The 2014 BMW i3 has a Manufacturer's Suggested Retail Price of $41,350, before BMW's $925 destination fee--for a starting price of $42,275.
That's also the car's true price before any Federal tax credits or local incentives--BMW has wisely chosen not to use deceptive "net pricing"--so eligible buyers may be able to get their i3 a lower effective total cost.
The $42,000 price tag pretty much matches our own prediction of $42,000-$46,000 for the i3, which BMW had previously said would match that of a well-equipped 3-Series.
What hasn't been announced is how much the extended-range i3 'ReX' will go for. The i3 will be available with the option of a 650cc, 34-horsepower motorcycle-derived twin-cylinder gasoline engine to extend the i3's estimated 80-100 mile range to nearer 180 miles. Pricing for this model will likely be announced closer to the model's launch.
The ReX will otherwise share its 170-horsepower, 184 lb-ft electric drivetrain and 22 kWh lithium-ion battery pack with the regular i3.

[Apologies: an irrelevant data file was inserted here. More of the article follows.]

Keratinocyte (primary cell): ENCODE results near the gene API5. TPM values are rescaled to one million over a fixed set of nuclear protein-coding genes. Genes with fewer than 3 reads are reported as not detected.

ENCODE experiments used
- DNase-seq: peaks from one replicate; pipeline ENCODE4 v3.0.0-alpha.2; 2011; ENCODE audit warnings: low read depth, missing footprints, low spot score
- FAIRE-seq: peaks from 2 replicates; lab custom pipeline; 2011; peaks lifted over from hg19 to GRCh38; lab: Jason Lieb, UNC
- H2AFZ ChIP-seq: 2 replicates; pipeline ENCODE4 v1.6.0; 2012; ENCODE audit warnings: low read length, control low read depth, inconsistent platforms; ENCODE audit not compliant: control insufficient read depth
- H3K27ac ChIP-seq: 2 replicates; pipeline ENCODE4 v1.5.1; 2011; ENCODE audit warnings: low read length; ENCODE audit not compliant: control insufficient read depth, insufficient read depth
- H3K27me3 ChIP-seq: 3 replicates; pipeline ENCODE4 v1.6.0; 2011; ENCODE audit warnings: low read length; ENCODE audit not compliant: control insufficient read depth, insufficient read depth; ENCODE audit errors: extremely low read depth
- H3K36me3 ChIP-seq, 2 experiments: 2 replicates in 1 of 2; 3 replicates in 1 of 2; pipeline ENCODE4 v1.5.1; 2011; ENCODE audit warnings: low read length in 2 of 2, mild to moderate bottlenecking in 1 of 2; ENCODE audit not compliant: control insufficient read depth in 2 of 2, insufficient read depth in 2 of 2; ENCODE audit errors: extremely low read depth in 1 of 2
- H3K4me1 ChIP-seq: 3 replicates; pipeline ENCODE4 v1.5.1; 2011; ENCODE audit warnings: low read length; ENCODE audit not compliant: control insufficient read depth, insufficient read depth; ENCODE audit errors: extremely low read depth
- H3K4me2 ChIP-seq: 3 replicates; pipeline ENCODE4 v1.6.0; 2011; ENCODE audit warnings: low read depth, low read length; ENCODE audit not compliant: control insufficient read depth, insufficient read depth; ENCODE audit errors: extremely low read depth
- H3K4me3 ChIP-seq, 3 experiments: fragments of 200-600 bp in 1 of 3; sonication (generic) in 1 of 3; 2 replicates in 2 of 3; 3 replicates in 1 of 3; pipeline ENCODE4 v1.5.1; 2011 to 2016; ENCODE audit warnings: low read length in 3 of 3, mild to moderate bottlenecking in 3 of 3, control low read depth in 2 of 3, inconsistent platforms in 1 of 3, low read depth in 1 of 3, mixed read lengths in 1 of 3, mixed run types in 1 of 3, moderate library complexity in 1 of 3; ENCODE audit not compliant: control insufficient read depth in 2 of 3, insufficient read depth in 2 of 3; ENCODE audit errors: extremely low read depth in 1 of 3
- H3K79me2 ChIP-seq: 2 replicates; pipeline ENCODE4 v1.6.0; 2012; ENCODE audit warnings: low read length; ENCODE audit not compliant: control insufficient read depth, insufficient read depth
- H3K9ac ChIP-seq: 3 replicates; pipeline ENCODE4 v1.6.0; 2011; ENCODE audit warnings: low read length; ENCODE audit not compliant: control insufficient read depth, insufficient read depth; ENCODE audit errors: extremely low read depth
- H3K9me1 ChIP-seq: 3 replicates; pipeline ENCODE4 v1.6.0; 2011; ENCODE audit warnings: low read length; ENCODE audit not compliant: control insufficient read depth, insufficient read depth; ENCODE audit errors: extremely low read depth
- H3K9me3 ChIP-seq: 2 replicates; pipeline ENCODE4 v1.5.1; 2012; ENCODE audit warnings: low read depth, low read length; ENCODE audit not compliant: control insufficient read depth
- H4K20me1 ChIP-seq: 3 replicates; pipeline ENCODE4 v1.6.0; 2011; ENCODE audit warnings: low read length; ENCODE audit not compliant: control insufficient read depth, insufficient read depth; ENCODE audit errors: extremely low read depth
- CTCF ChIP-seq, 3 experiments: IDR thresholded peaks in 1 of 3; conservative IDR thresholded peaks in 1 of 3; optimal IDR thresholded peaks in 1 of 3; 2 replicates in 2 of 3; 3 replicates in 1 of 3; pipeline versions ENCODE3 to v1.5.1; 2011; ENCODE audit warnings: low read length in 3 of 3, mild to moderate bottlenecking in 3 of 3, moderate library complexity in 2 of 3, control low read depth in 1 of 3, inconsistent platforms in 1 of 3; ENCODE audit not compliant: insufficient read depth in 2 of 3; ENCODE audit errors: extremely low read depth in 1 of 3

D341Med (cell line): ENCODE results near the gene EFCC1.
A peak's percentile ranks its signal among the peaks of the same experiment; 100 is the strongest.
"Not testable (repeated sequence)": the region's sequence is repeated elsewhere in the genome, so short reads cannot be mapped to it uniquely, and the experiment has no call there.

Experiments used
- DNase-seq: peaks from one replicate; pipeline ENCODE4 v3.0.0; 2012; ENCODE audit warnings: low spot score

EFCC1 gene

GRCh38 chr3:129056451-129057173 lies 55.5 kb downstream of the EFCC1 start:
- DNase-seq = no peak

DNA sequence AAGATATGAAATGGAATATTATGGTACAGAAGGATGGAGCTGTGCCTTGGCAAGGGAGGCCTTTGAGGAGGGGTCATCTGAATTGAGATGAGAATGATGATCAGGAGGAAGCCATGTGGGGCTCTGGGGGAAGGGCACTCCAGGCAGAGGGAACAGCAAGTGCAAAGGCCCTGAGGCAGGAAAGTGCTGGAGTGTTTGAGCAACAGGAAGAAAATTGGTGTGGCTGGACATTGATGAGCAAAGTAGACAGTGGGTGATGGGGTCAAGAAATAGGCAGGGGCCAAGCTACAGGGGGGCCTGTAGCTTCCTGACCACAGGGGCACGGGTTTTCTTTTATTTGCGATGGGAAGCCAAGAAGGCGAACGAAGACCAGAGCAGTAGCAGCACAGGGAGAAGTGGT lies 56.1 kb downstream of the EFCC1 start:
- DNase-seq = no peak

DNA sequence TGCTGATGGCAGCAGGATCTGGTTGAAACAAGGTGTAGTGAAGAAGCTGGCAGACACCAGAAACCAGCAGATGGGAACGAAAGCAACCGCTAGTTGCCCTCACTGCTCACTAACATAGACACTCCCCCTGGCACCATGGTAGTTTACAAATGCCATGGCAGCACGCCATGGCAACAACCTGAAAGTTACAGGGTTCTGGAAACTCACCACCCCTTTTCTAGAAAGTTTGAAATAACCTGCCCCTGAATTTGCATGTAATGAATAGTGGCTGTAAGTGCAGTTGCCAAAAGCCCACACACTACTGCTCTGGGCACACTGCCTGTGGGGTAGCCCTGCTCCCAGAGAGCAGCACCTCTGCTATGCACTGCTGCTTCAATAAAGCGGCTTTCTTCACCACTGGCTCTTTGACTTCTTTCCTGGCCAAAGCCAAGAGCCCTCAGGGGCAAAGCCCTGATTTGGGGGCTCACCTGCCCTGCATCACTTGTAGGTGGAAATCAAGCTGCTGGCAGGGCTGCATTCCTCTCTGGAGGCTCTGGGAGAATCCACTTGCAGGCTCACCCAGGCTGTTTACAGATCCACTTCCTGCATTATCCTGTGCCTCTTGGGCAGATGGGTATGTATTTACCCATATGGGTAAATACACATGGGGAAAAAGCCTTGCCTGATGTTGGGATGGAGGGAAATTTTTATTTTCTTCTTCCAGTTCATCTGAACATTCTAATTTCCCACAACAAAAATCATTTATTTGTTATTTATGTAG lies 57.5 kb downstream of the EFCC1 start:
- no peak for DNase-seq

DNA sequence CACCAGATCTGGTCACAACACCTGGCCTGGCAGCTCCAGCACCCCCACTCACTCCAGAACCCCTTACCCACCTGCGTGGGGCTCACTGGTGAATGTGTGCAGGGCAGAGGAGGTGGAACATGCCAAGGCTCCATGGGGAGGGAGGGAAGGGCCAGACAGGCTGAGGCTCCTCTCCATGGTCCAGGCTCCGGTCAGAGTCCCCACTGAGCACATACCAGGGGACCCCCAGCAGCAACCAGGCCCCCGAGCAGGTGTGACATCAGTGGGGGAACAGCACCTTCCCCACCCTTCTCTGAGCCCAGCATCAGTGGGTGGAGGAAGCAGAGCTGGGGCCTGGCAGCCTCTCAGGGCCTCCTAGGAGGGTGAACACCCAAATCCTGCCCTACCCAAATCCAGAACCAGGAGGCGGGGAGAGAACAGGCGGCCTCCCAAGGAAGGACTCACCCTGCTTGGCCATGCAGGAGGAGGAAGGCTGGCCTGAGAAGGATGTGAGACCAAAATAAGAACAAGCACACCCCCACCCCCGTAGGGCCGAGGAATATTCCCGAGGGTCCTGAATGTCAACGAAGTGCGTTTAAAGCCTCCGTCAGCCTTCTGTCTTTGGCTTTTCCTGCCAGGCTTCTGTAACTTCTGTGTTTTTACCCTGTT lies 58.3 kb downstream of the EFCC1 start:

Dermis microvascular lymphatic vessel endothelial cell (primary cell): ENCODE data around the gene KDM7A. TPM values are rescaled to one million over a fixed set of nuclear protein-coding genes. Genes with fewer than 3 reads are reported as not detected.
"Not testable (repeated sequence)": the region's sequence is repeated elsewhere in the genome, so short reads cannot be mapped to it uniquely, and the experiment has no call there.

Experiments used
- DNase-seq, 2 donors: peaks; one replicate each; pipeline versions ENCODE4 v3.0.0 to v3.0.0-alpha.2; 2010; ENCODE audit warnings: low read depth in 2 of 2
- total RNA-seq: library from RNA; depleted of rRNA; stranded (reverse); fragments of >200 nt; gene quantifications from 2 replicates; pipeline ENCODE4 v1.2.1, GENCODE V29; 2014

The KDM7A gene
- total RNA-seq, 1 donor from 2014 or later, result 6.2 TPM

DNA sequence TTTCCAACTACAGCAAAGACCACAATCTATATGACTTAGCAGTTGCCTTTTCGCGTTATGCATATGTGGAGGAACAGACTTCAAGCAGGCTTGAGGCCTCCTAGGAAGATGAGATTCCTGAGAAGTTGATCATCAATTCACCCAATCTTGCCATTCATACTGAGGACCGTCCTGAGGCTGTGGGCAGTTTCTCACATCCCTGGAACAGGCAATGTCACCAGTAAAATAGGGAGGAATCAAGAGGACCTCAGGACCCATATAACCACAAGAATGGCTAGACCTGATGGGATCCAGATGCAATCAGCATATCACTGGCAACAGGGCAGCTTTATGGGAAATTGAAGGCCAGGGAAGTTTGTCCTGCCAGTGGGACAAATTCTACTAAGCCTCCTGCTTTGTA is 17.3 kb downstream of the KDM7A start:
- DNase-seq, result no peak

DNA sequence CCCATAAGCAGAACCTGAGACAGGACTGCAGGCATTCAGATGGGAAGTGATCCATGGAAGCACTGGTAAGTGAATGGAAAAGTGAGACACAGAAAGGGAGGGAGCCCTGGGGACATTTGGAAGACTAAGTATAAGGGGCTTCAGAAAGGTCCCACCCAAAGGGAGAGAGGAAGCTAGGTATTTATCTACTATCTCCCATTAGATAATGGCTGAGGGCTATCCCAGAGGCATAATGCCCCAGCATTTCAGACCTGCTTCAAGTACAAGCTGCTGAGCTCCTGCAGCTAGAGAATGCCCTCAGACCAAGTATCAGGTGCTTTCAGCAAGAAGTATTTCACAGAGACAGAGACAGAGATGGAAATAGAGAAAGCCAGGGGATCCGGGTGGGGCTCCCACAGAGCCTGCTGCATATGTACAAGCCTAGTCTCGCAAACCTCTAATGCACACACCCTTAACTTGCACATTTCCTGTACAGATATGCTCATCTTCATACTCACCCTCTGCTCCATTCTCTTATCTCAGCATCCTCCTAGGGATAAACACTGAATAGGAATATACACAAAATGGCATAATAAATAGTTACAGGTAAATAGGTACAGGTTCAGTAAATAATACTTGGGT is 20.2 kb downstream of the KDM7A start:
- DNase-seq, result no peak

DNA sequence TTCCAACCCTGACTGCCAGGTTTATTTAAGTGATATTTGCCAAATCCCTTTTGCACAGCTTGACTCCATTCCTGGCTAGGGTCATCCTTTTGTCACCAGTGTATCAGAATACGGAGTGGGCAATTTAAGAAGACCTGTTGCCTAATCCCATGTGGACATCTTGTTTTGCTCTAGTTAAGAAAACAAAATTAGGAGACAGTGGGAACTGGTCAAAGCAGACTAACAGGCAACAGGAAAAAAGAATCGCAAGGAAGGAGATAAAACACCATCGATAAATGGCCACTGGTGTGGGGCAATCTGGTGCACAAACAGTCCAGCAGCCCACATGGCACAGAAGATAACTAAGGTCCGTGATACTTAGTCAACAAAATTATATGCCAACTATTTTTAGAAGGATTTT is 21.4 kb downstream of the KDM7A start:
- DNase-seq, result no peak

Performance will be sprightly, BMW claiming a benchmark 0-60 mph figure of "around 7 seconds", reaching 35 mph in just 3.5 seconds from rest--enough to surprise plenty of traffic at the lights, we'd wager.
Eco modes will help i3 drivers extend their range, while the company promises strong regenerative braking allowing "one-pedal" driving at lower speeds.
"The BMW i3 heralds the dawn of a new era for individual mobility and for the BMW Group. True to a genuine BMW, the BMW i3 has strong emotional appeal, outstanding product substance and a guarantee of sheer driving pleasure," said BMW's sales and marketing chief Ian Robertson.
"With this leading-edge vehicle and attractive price, we will provide customers with a compelling offer for electromobility."
The BMW i3 makes its worldwide debut in New York, London and Beijing on Monday 29, and arrives in showrooms in the second quarter 2014.